Sunday, June 28, 2015
This post comes from a local Seattle angel investor Keith Laepple, who's active investing is usually in collaboration with other investors in groups such as Seattle Angel Fund, Alliance of Angels, and Seattle Angel Conference.
What basic strategies should guide angel investors’ selection of various startup opportunities coming their way?
It’s an on-going and often confusing question for angels of every experience level. And Seattle Angel Fund manager Susan Preston’s presentation at Seattle Angel’s recent “Portfolio Approach to Angel Investing” kick-off workshop drove head-on into some of the fundamental principles – and math -- angels should know as they build a portfolio that in the long haul will make the difference between lackluster (or worse, negative) returns, vs. the 20-30% IRR known possible with favorable deal flow and due diligence. As Susan showed, the very skewed averages of eventual startup exits – e.g. only 7% of deals bring 75% of returns – implies that by the numbers, every pure equity deal (i.e. no revenue-based returns) in a typical angel portfolio needs 10-20X return potential on paper, independent of the competence of the entrepreneur team, innovation of the product, size of the market, and so on.
That may sound daunting on the surface, particularly for new angels and entrepreneurs, but Susan (thankfully) went on to show that estimating ROI is actually straightforward, even refreshingly objective, once you know the basic formula and data to use. It’s also made easier by working together with the founders, who as equity stakeholders themselves want as clear a view on exit ROI as their prospective investors.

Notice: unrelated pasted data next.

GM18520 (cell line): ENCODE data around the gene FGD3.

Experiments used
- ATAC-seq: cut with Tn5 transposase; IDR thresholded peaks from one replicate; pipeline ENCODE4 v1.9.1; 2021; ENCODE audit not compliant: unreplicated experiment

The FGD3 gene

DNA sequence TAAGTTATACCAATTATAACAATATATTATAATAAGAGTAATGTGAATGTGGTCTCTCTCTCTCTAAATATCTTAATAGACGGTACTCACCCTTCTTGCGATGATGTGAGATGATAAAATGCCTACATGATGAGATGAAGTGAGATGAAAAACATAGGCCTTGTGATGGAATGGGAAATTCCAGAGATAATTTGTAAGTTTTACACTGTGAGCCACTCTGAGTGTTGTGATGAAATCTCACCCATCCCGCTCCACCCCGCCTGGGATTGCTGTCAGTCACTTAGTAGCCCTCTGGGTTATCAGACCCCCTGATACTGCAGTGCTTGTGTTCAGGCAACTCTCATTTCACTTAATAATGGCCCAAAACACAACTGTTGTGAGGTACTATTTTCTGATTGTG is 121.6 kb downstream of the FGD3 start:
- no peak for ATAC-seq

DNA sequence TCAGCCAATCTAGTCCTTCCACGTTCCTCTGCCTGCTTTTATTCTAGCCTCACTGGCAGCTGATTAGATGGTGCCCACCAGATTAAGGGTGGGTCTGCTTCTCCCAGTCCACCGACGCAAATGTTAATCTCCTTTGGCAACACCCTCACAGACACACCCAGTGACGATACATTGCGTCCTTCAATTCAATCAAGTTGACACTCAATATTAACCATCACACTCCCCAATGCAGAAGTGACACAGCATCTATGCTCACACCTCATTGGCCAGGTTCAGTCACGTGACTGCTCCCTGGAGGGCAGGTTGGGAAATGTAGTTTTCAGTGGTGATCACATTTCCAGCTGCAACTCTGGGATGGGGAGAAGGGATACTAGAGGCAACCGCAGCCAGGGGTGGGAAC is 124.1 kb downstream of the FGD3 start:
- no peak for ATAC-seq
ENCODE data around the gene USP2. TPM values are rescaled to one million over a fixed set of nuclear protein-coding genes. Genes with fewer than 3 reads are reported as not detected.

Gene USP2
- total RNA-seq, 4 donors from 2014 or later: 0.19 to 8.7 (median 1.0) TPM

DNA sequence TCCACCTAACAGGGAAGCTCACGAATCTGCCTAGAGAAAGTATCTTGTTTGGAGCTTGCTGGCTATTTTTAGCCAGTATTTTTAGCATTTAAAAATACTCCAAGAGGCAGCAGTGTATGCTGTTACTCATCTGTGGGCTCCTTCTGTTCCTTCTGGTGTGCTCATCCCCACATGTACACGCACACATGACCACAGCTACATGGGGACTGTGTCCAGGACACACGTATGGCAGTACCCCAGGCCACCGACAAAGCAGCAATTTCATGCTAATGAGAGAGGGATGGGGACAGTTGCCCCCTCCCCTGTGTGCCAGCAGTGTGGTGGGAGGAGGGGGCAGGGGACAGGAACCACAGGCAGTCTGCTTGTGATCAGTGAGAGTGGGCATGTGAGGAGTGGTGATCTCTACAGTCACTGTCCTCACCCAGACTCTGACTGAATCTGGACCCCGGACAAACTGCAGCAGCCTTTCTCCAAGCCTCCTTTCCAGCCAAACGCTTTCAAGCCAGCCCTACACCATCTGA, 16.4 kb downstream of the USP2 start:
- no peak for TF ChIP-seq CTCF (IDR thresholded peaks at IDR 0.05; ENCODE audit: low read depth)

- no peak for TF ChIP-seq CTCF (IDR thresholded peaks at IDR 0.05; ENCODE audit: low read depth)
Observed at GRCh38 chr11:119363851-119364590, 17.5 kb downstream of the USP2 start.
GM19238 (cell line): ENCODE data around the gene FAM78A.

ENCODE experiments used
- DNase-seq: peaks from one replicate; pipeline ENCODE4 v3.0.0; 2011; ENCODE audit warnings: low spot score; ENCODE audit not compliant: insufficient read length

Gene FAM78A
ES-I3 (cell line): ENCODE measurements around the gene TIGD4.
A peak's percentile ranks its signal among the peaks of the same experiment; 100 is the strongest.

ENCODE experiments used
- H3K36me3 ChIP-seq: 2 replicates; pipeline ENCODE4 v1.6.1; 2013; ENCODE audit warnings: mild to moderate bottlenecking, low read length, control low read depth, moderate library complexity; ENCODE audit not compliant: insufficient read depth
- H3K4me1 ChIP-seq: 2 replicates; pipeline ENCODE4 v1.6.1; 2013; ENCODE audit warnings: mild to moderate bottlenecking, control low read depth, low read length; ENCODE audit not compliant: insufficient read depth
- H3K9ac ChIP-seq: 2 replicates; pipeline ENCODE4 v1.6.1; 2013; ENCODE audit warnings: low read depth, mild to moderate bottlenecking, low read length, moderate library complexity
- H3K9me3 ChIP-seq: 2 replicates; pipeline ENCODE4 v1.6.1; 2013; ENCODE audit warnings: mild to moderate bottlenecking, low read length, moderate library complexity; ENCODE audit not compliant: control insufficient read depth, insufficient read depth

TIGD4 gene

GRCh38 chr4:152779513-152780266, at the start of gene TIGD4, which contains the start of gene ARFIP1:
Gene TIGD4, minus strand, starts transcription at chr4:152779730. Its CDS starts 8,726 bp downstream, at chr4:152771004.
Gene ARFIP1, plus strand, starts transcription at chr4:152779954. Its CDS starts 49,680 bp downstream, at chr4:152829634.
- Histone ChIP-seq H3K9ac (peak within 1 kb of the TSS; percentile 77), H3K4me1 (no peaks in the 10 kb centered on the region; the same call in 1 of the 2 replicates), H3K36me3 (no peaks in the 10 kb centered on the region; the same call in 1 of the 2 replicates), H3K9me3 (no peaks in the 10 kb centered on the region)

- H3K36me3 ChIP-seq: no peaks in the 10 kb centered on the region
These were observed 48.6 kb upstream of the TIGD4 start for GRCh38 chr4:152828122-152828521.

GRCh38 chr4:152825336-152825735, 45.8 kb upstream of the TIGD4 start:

While examining a startup’s financials before diving into the typically more fun team, strategy, and technology vetting, does take discipline, it also usually produces some of the most useful insights for founders. Importantly, it can prevent a waste of everyone’s time on further due diligence if key numbers– revenue growth, valuation, industry multiples, exit timeframe, subsequent funding rounds, etc. – can’t show high potential return. By walking through even speculative “pro forma financials” together with investors, entrepreneurs will test and improve their grasp of their market, industry, and business model. And beyond just number-crunching, this exercise surfaces relevant assumptions and open questions for product roadmap, customer definition, and marketing strategy, which then give investors clear focal points for the rest of their business due diligence.